gary
     
  6. Trickymissfit

    Trickymissfit Well-Known Member

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    who made the white stock?
    gary
     
  7. Sennaspeed

    Sennaspeed Well-Known Member

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    Nice post Gary but I'll take fairly light contours in a shouldered barrel that shoots 1/2 MOA both for looks and for portability.

    Don't do BR so being able to discern the difference in accuracy potential between nutted and nutless isn't going to happen for me.
     
  8. KRP

    KRP Well-Known Member

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    Castrating a Savage is purely aesthetic.

    1000 yard accuracy will be affected much more by other components/assembly/ammo/shooter than by the "Savchestertonby" action you build on.
     
  9. shortgrass

    shortgrass Well-Known Member

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    Funny, for the supposed benifits, the applied physics and mechanics 101, it doesn't seem to matter much out here in the 'real' world. Ya' just don't see many Savages w/barrel nuts show up at the LR shoots, in this 'neck of the woods', anyway.
     
    Last edited: May 8, 2011
  10. geargrinder

    geargrinder Well-Known Member

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    It's a Stockade Pdog. I did the finish.
     
  11. J E Custom

    J E Custom Well-Known Member

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    I would have to agree with Shortgrass on this one, in fact I have never seen a bench rest
    rifle with a barrel nut or a long range target/match rifle ether.

    The barrel nut is there to allow an operator to assemble and head space the rifle without
    the necessity of a gunsmith NOT TO INHANCE ACCURACY. I have worked on lots of Savages
    and they all have these short cuts to improve the ease of assembly by a non skilled worker.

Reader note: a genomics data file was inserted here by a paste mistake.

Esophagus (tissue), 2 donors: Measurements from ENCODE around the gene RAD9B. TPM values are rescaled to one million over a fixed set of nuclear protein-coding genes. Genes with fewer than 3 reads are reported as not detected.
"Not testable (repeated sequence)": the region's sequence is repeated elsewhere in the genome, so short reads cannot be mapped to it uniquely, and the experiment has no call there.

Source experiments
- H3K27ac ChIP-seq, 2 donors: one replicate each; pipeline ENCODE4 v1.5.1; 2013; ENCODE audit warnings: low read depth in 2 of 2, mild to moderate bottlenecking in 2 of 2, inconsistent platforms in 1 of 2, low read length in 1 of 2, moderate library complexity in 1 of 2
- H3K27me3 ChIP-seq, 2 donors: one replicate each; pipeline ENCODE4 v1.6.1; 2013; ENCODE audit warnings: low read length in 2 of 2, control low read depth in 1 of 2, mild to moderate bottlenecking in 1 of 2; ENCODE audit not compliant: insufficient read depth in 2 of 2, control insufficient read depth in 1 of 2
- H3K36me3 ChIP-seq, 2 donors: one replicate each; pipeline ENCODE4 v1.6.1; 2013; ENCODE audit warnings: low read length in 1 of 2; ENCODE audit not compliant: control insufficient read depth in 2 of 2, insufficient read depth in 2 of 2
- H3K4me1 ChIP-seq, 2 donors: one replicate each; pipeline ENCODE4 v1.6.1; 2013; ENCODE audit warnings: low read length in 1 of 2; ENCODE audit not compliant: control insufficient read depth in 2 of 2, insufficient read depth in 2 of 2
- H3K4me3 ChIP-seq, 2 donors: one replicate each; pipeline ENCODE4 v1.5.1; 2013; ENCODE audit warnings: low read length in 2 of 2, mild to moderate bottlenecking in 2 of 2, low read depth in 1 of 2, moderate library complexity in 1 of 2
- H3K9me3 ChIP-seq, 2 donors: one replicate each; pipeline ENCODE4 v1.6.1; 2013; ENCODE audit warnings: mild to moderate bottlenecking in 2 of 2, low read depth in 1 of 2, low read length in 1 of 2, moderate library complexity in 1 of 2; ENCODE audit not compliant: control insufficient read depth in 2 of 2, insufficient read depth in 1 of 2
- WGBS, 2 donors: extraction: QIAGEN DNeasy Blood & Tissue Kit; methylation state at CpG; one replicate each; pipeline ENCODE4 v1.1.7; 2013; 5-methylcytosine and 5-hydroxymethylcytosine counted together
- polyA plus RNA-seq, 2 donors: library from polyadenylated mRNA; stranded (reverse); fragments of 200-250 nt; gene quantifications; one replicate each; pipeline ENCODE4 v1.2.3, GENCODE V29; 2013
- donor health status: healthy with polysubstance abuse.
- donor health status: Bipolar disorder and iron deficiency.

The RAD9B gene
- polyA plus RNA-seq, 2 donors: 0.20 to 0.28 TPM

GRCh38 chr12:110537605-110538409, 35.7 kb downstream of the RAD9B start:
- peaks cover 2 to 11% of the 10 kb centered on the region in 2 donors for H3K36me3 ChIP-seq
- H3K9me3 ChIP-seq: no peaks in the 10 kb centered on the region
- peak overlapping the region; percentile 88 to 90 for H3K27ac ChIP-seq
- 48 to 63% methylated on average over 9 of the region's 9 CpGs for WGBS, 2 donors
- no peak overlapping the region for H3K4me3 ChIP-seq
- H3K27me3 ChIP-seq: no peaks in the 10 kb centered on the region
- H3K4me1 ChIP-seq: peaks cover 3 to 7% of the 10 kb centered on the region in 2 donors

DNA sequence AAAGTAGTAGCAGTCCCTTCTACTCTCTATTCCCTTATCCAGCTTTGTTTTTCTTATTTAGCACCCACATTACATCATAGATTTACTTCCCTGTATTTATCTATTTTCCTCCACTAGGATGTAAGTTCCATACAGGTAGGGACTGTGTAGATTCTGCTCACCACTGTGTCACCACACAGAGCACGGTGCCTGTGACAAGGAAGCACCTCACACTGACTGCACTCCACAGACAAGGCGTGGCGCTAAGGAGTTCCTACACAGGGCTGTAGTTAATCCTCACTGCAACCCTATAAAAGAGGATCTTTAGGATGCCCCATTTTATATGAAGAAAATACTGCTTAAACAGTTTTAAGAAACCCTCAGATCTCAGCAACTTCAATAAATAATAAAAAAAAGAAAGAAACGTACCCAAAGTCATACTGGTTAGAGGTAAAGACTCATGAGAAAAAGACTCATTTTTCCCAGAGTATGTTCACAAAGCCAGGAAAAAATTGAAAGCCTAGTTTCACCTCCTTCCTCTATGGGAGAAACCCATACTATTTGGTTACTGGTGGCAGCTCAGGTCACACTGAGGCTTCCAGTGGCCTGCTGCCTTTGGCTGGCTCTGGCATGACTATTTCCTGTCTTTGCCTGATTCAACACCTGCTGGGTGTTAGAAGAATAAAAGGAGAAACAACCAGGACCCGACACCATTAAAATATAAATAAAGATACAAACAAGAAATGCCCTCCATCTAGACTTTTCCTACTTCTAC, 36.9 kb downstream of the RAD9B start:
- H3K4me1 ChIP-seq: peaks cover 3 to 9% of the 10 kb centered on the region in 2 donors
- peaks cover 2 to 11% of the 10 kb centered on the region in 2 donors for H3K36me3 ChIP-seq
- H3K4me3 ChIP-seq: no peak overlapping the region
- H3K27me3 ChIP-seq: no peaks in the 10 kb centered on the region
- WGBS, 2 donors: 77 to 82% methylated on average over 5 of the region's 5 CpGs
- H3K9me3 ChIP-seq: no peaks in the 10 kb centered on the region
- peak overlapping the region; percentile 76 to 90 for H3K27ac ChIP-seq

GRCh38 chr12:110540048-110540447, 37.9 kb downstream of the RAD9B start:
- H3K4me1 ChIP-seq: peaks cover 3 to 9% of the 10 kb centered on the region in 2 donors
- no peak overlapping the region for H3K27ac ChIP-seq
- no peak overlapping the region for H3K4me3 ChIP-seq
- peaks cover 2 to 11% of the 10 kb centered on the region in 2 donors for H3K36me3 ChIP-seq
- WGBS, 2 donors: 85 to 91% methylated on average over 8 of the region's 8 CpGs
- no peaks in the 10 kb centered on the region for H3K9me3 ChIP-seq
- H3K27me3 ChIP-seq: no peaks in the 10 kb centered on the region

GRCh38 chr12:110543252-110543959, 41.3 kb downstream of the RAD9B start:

The fact that they will shoot as well as they do is a tribute to there barrel quality.

    It is a great rifle for the price and in most cases they shoot well, and I'm all about getting
    a hunter/shooter into as good a rifle as they can afford.

    I hope I haven't offended any of the savage guys because It is just my opinion and we are all
    entitled to our opinions. That's what makes this a great site, you can read many different
    opinions and decide for your self.

    J E CUSTOM
     
  12. shortgrass

    shortgrass Well-Known Member

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    Not trying to offend or "ruffle any feathers" with my earlier post, just an observation.
     
  13. Trickymissfit

    Trickymissfit Well-Known Member

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    reason why is simple. Gunsmiths loose money by going with a nut. But if you check the factory benchrest shoots you will see the vast majority of rifles using barrel nuts. And if you go to an F Class shoot you will see lots of barrel nuts. If you got deep pockets and think your gunsmith can walk on water; then so be it.

    Lastly the weak point in the barrel line is the root diameter of the barrel thread. It is not capable of securing a barrel in a shoulder lockup without flex. The weak point with a barrel nutted barrel is still the root diameter of the thread. But with the thread in tension it becomes part of the female (allbeit not 100%). That 1 1/4" diameter means little when the root diameter is flexing. Lastly if you think the shoulder seated barrel stays seated when you fire that .300 mag I have a bridge for sale.
    gary
     
  14. Trickymissfit

    Trickymissfit Well-Known Member

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    I like it
    gary